What Do You See When You Close Your Eyes?
I don’t recall ever having perfect vision or anything close to it. I’ve needed glasses since I was a child. Not that I wore them. Glasses don’t mix well with roundabouts and swings. And when I grew up, they most certainly weren’t suited to kissing boys. There are far too many things to worry about as a teenage girl without the possibility that you’ll poke your crush’s eye out mid-snog with your puke-green, square-framed, thick-rimmed glasses.
And when I reached adulthood and suddenly became aware of how I was supposed to look to the world as a woman. That attractiveness comes in small and pretty packages, and the chubby face I was told would disappear still clings to my cheekbones and hangs off my jaw. And this makes buying glasses for my increasingly deteriorating vision impossible because they only make glasses to suit small and pretty faces.
But I don’t know this yet, so at the age of eighteen, I skip into the store with six months worth of part-time wages expecting to finally get a pair of glasses that complement not exaggerate my features. But, as the “how about these” trill from the sales assistant becomes less and less convincing, I realize I’ve learned an early lesson in money not buying happiness, or beauty for that matter. Eventually, I’m told that maybe I should “lower my expectations”. Unfortunately, this won’t be the first time I’ll hear those words in my life. So, with tears prickling at the corners of my eyes, I settle on a pair of polished black square frames with a wide bridge.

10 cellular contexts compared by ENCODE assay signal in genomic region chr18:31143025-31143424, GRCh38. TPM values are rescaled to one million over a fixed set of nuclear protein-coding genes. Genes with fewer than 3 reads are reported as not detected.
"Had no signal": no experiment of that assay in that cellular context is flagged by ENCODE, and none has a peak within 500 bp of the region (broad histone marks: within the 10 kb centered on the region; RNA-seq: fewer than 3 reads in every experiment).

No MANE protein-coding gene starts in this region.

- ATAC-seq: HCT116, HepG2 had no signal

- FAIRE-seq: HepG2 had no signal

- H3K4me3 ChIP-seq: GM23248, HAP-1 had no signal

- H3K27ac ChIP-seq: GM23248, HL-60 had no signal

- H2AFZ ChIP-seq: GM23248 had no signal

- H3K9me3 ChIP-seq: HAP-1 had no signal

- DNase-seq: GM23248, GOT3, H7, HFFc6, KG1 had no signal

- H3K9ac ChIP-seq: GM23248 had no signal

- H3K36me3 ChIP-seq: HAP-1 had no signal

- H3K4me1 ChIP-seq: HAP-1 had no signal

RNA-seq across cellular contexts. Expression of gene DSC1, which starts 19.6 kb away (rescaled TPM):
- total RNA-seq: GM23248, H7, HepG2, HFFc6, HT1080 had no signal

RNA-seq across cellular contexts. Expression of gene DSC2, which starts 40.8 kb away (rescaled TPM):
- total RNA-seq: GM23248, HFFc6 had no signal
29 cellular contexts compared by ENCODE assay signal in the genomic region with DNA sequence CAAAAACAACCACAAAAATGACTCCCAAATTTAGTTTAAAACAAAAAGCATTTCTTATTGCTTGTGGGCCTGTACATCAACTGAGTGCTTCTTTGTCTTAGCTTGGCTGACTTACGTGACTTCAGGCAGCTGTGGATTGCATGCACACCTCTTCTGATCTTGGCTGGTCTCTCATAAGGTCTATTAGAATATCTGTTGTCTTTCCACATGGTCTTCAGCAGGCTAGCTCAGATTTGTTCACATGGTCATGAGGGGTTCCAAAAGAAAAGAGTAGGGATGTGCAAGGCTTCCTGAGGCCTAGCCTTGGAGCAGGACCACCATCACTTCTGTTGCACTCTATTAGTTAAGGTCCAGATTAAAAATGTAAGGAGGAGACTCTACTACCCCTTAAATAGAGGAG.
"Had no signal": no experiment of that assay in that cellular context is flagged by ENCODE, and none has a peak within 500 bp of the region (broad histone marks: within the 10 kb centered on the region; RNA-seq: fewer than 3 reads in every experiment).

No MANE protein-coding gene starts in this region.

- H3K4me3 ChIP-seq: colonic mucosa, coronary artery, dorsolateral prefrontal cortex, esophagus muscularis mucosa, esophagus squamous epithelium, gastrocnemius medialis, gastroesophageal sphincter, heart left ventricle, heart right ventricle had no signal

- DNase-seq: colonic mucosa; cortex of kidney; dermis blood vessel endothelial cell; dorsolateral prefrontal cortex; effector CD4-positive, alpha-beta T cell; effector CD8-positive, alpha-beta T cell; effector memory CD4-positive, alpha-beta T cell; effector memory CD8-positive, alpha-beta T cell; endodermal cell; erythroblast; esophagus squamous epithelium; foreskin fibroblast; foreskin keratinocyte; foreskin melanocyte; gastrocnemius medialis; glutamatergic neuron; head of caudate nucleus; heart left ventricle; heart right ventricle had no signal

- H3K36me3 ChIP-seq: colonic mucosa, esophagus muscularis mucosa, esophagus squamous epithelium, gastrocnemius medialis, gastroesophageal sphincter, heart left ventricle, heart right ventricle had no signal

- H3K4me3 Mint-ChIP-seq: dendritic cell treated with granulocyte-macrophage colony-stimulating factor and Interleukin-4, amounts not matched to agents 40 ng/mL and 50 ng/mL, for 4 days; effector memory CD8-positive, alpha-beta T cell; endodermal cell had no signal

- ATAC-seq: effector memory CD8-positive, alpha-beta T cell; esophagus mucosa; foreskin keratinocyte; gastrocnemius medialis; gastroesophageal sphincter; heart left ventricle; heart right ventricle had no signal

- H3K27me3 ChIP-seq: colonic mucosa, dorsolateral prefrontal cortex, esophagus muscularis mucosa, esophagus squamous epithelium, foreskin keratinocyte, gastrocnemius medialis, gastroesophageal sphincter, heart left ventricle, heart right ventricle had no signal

My “lowered expectation” glasses rarely leave my bag after that, and when I do discover them on some deep rummage for an old lipstick or a runaway bookmark, I’m shocked to find them still sitting there, waiting, reminding me I’m not perfect. And when I put them on because there are times when beauty must come second to being able to see, I’m very aware of the fact that I look like the latest painting at the modern art gallery — the free one on the edge of the city that no one visits.